Back to school: lateral hire market picks up with renewed vigour as autumn arrives

BLP sees three partners depart; London hires hit double figures for September

The lateral hire market in the City picked up sharply in September, with the number of notable hires announced in the first few weeks of the month comfortably into double figures.

Berwin Leighton Paisner (BLP) saw a gloomy summer draw to a close with the departure of three significant names: head of managed legal services Patrick Somers to DLA Piper; contentious tax partner Liesl Fichardt to Clifford Chance; and commercial technology specialist Adam Rose to Mishcon de Reya.

Legal Business

Financial results 2013: BLP reveals PEP slump of 39%

Following an unusual waiting game that has ensured Berwin Leighton Paisner’s profit figure has remained a topic of growing interest since the financial reporting season ended, the top 50 firm has confirmed that its profits are down by nearly 40%.

The 786-lawyer firm has revealed a 39% drop in profit per equity partner (PEP) from £660,000 to £401,000 and a 38% drop in net profits to £39.4m. This is the most significant drop in PEP of the LB100 top 50 firms over the past year, following 332-lawyer Trowers & Hamlins, which saw its PEP fall by 37% to £304,000. It is the second largest drop in PEP of both halves of the LB100 after Manches in 93rd place, which recently confirmed it is in merger talks with Penningtons and which saw its PEP fall by 43% to £134,000.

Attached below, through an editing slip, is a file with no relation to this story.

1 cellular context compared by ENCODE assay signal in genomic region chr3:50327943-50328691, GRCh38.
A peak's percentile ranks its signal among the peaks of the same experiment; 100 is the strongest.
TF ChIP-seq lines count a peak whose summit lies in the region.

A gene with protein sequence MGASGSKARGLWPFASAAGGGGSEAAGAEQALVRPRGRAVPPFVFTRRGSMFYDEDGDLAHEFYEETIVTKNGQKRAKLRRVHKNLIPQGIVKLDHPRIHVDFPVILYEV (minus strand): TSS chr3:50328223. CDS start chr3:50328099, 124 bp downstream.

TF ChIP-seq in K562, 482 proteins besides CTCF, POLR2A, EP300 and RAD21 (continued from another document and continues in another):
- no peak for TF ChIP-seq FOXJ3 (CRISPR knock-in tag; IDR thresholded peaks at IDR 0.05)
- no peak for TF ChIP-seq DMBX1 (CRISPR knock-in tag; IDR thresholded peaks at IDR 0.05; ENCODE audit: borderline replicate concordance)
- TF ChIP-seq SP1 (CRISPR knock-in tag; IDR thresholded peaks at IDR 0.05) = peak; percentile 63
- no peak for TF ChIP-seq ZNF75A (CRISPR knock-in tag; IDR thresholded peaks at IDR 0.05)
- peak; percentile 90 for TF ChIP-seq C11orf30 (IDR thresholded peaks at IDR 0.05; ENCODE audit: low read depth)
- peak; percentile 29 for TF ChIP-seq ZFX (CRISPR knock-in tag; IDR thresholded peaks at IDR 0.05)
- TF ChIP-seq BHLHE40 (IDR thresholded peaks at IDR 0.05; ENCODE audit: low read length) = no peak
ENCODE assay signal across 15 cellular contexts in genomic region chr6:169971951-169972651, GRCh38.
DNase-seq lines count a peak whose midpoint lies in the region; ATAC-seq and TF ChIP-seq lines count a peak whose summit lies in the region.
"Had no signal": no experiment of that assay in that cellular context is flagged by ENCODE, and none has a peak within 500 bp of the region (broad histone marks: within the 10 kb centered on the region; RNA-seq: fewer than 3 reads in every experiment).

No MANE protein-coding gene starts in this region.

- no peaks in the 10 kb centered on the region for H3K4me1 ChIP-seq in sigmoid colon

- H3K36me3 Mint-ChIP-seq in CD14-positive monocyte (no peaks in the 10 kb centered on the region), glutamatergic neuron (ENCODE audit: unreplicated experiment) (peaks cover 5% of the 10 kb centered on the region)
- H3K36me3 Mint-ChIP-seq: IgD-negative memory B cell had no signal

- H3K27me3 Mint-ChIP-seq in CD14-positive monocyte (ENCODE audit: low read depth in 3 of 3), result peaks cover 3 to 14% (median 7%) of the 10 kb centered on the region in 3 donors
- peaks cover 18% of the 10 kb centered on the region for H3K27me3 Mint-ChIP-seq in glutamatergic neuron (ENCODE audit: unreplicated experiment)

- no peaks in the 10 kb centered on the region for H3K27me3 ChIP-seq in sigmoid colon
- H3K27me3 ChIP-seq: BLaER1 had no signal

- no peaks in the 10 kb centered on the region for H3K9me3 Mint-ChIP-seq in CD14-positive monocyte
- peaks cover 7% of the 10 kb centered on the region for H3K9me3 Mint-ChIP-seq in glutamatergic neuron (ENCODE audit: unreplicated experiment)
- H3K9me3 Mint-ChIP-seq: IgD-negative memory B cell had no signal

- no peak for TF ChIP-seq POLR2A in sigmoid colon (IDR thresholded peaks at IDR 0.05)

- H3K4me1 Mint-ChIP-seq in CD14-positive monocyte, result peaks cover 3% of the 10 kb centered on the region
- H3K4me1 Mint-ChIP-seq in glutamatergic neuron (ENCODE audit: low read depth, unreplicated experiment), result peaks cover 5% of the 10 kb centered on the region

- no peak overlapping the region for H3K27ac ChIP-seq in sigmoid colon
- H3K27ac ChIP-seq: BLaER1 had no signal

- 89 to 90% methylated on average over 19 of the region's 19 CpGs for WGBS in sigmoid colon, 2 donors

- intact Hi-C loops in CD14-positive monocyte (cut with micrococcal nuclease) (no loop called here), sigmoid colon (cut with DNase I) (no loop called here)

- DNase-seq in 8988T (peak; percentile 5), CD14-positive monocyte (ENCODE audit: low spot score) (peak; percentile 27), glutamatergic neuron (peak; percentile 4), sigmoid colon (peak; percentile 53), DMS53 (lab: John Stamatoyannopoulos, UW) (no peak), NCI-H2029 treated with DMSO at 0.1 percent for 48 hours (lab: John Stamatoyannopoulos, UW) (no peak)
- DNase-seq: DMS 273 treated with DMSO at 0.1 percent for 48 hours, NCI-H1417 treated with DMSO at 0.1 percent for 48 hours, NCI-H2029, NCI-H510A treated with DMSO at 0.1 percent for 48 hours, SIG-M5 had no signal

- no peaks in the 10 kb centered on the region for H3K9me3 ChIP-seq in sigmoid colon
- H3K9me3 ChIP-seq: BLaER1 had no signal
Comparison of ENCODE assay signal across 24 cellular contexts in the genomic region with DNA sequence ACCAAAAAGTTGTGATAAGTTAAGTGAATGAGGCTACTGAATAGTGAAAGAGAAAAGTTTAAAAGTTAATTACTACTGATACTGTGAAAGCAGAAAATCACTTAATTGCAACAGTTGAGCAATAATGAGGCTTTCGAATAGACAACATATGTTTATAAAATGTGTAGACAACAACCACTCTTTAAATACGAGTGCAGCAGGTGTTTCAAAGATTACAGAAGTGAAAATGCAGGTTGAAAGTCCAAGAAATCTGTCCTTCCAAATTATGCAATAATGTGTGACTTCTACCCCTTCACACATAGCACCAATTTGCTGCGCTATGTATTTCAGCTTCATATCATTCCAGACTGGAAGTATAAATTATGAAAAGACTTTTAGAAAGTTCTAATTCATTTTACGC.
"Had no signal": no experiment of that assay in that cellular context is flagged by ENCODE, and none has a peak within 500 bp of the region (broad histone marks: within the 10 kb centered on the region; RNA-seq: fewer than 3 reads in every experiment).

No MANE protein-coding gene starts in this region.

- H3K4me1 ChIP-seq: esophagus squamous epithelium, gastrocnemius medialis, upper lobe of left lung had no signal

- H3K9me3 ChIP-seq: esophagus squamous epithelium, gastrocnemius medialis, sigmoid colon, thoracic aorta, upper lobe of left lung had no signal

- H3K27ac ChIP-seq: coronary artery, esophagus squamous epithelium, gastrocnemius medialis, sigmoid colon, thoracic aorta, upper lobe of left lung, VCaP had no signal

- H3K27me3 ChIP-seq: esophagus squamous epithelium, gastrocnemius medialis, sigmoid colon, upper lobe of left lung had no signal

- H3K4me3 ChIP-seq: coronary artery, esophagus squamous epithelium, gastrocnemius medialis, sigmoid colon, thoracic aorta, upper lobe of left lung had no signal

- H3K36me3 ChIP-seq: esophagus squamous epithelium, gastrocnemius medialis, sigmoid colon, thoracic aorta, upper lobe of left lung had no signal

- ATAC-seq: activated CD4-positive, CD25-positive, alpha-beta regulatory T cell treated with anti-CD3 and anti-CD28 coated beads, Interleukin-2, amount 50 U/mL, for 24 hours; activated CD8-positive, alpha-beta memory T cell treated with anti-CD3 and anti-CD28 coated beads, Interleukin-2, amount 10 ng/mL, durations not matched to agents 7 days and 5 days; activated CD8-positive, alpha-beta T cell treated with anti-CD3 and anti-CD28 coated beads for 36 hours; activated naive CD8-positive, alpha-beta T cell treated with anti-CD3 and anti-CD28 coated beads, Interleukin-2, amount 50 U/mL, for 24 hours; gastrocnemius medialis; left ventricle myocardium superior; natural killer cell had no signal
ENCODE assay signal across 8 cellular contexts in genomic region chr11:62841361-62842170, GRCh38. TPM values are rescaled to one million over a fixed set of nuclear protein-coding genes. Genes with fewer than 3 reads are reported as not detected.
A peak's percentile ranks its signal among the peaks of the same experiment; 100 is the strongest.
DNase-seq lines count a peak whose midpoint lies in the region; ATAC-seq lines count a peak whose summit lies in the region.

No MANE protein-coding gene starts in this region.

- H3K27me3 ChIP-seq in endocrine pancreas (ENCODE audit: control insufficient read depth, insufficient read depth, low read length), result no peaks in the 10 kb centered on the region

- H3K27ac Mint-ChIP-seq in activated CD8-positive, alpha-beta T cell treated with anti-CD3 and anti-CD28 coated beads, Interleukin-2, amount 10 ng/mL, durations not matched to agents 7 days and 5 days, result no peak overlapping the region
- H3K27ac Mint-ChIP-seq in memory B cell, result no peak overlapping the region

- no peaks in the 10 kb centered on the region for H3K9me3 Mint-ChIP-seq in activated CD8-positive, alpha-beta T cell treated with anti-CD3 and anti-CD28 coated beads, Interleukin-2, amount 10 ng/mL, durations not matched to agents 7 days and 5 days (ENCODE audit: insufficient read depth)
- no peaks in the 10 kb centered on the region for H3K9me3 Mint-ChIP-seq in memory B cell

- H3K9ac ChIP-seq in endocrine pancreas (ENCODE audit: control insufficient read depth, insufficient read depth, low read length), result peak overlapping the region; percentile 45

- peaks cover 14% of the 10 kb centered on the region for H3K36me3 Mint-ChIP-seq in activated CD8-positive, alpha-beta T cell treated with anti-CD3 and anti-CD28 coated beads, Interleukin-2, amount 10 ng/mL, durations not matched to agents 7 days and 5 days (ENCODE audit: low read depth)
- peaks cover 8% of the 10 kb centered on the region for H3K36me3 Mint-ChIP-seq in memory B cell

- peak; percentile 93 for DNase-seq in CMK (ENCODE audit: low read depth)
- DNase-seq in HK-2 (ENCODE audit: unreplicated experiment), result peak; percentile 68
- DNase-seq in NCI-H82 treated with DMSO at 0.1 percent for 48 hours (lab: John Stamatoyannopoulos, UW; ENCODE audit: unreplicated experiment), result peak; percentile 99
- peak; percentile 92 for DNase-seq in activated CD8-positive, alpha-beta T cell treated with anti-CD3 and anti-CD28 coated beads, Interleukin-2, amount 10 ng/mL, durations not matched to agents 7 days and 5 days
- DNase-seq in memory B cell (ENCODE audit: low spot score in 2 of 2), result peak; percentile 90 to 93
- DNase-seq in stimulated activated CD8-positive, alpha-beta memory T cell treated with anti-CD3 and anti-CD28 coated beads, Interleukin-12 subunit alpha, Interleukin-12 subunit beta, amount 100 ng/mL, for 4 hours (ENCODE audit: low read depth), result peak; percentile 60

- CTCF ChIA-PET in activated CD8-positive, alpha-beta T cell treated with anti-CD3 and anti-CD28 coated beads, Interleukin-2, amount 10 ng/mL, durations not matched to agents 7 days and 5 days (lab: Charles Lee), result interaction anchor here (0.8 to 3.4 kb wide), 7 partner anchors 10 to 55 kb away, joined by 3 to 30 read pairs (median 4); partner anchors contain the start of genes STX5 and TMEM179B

BLP’s profit drop also comes in a year that saw the firm’s revenue fall by 5% to £233m, placing it just inside the LB100 top 20 at number 19, the worst financial performance of the top 25 law firms.

The results follow the firm’s sustained and aggressive lateral hiring programme, particularly during 2010 and 2011, together with office launches in jurisdictions including Germany and Beijing.

A spokesperson for the firm said: ‘2012/13 was a year of integration and consolidation following rapid international growth. We did continue with investments but suffered from the weak transactional market which had an impact on turnover, PEP and profit.’

The confirmation of this drop in profitability has been preceded by the departure of a number of big-name lateral hires including contentious tax head Liesl Fichardt, who left for Clifford Chance this month, and head of private equity Raymond McKeeve, who left for Jones Day in August.

Other recent departures include Managed Legal Services head Patrick Somers, who joined DLA Piper this month, and Allen & Overy leveraged finance partner Andrew Bamber, whose destination is as yet unknown.

The firm this year completed a redundancy round, which in May resulted in the loss of 102 jobs including 58 legal staff and 44 secretarial staff with the aim of reducing salary costs by 15%.

Click here for further comment on the lingering enigma of BLP’s bad year 

Legal Business